From "Victoria" until the end of the second side, The Kink Kronikles doesn't let up for a minute. Previously unreleased, "This Is Where I Belong" serves as a magnificent theme song for Side One, which ends with "Waterloo Sunset," the Kinks' all-time ballad and previous closing cut of both Something Else and their Then Now And Inbetween promo album.

"David Watts," previously the opening cut of Something Else and side two of Then Now And Inbetween, opens side two. What perfect planning! In addition to "Shangri-La" and the all-time-bourgeois -decadence -beer -drinking-and-singalong-anthem "Sunny Afternoon," the side includes "Dead End Street" and "Autumn Almanac," integral members of the Kinks' fantastic seven-single string of 1966-68: "Sunny Afternoon," "Dead End Street," "Mr. Pleasant," "Waterloo Sunset," "Autumn Almanac," "Wonder-boy," and "Days." You could take a complete course in rock melody — Ray Davies' knack throughout is superlative — just by listening to these seven singles, and they're all here on Kink Kronikles.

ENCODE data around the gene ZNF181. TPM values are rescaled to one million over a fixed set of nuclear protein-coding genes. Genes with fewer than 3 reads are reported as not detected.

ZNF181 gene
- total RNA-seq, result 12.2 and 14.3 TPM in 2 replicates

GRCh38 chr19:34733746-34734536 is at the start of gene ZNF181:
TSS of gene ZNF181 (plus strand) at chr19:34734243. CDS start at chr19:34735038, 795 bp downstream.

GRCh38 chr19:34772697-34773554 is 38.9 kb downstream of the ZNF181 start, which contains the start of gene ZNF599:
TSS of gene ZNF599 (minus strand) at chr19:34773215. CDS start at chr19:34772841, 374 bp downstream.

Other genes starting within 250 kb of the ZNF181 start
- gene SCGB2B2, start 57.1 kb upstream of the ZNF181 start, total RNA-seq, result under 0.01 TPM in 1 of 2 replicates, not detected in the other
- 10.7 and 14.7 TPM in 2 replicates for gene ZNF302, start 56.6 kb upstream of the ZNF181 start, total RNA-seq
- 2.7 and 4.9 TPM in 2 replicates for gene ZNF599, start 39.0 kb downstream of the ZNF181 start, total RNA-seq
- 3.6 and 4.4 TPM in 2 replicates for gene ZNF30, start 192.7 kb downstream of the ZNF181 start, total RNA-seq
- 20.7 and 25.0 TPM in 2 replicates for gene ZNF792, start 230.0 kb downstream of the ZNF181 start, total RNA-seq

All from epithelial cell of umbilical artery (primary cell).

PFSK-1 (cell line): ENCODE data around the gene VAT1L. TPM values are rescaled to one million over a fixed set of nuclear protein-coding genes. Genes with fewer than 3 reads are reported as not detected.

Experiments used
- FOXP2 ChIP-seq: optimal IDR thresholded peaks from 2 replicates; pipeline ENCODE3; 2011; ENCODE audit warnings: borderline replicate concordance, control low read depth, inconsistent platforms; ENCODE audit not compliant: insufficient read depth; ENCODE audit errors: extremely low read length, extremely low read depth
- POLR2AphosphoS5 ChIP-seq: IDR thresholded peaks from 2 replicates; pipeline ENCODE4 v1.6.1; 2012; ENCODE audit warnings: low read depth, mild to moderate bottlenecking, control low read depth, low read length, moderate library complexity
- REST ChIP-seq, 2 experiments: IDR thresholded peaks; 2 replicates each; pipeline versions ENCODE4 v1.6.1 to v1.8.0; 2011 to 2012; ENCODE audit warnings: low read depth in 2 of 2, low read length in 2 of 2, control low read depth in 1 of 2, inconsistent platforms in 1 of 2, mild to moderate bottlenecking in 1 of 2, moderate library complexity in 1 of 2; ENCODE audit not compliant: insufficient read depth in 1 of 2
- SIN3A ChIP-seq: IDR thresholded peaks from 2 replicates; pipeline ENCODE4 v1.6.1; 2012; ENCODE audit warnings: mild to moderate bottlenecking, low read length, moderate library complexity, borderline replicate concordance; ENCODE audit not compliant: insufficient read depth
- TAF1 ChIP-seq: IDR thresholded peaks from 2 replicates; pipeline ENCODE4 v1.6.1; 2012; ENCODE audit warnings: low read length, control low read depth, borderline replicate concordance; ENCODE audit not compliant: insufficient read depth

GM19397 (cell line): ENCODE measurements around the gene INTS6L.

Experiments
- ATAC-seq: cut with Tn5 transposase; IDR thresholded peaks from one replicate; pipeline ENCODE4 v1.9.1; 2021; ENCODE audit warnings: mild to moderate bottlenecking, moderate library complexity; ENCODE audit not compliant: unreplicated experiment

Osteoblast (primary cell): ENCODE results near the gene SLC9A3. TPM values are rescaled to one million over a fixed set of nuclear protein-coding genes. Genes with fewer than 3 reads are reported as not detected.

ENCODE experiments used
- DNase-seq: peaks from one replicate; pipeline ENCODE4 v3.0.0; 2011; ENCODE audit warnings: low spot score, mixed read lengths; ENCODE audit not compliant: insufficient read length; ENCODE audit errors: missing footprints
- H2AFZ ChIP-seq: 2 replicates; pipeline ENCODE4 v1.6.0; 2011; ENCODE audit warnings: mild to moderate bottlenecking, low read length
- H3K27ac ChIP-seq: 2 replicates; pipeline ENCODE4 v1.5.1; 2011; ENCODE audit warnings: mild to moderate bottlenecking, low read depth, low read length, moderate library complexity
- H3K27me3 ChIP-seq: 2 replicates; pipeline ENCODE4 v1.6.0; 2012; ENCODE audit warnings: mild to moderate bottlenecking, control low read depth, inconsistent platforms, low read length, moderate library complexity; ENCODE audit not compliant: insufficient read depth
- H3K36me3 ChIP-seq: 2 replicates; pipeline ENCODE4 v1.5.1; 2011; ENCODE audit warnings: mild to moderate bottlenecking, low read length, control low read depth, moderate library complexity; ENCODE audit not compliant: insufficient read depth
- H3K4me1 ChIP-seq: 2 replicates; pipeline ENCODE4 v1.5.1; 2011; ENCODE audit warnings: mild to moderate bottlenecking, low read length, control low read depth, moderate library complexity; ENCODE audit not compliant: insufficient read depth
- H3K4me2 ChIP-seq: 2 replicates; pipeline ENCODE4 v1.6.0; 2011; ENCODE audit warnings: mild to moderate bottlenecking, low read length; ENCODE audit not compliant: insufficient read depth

Ray Davies is probably every bit as complicated a person as he seems to be sometimes: Nicky Hopkins has claimed to have done 70 percent of the keyboard work, but Davies is credited on the album. And Davies has claimed that his brother played "all the solos on all our records" — that he only used Jimmy Page for tambourine, on "Long Tall Sally"!

The Kink Kronikles, for that matter, is more complicated an album than it might at first appear to be. Things start breaking down starting with side three, partly from incohesive programming (which is strange, because the structuring of the first two sides is superb), and partly because nothing ever catches fire.